By Christopher St. Clair, PharmD, ORISE Fellow and Clydette Powell, MD, MPH, FAAP, Director, Division of Health Care Quality, ODPHP
Each November, the American Diabetes Association (ADA) sponsors American Diabetes Month — a time for us to come together to help realize ADA’s vision of a life free of diabetes and its burdens.
As part of our participation in American Diabetes Month, we’ve posted resources to help raise awareness about diabetes and encouraged health care providers to help patients with prediabetes and diabetes boost their physical activity. This week, we want to share ODPHP’s eLearning course for providers on preventing adverse drug events (ADEs) in people with diabetes — and talk about one of its main components: shared decision making.
Shared decision making is a patient-centered care communication strategy that encourages providers to inform patients about their options and then involve them in medical decisions — and it’s a key strategy for preventing hypoglycemic ADEs. That’s because applying a shared decision-making process to diabetes care results in individualized glycemic target setting — treatment is based on evidence-based guidelines and patients’ values and preferences.
When patients play an active role in setting their treatment plan, they’re more likely to follow through with it. That’s certainly been the case for Luke Gellar,* who was diagnosed with type 2 diabetes in 2005. We spoke with Gellar recently about the role shared decision making plays in his care. Gellar looks at his relationship with his primary care provider as a partnership — and he says this approach has made all the difference.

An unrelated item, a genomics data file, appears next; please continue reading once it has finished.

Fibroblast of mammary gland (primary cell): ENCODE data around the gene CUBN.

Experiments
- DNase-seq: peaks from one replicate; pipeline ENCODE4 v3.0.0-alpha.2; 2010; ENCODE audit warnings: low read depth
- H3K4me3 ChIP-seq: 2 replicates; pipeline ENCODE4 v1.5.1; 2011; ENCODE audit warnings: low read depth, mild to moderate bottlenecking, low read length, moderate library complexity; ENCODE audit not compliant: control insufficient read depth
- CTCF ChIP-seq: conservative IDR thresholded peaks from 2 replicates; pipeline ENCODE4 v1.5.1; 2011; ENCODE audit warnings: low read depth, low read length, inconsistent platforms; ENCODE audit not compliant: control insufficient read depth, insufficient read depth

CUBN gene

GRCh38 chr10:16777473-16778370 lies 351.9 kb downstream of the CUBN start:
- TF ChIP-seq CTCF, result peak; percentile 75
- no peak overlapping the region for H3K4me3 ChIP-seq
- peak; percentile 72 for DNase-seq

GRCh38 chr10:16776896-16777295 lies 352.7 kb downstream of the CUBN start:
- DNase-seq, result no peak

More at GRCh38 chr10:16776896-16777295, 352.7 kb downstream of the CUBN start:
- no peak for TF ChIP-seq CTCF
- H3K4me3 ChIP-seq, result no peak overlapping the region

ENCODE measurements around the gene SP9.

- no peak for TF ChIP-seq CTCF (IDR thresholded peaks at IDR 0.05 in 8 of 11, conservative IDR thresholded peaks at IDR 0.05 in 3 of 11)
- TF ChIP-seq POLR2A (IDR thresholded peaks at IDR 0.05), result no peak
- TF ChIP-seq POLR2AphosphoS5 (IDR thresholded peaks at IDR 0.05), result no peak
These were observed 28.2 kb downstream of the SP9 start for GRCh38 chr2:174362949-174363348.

Gellar credits his doctor for including him in decisions about his care from the very beginning, when he was diagnosed with prediabetes. From early conversations about lifestyle factors that were contributing to Gellar’s risk for developing diabetes, he felt his doctor wanted to work with him — not simply for him. “I realized he was on the same page as I was, and saying ‘here’s what we can do.’ He laid out the options he thought I could manage, and we tracked against that. We’ve made prescription and activity level adjustments along the way, but we still track against that care plan,” he says.
Gellar emphasizes how important it is for both parties in the patient-provider partnership to take ownership of the role they play in the treatment plan. For Gellar, that involved a lot of changes to his diet and physical activity level — so he was responsible for making daily decisions about his diabetes management. “If I looked at it by way of transactions that happen on a given day, I own those. I make the call, but it’s within support of the broader plan,” he explains.
And that sense of ownership is important, he says. “I know my role in the process and partnership. I walk away from a visit to my doctor understanding where we are, where we’re trying to go, and what it takes on his end and on mine. For example, I take notes on what he should be looking for next time I visit — I can’t imagine that in 3 months he’ll remember everything we discussed in our last appointment. You’ve got to manage him, and he’s got to manage you. That’s how I see it.”
The relationship that Gellar has developed with his doctor is exactly the kind of relationship we’re interested in inspiring with ODPHP’s eLearning course: one based on teamwork, trust, and mutual respect — paving the way for truly patient-centered care. As Gellar says of his own treatment, “It’s individualized. I’m not being managed like a case study — it’s about what’s happening in my body.”
As American Diabetes Month comes to a close, let’s take a moment to recognize that the kind of care Gellar is talking about — individualized, patient-centered care — is exactly what all patients with diabetes deserve.
Sample tweet: This #DiabetesMonth, we reflect on the importance of shared decision making in #diabetes care: https://health.gov/news/blog/2016/11/american-diabetes-month-shared-decision-making-in-action/ #PreventionMatters
* To protect his privacy, we’ve changed the patient’s name.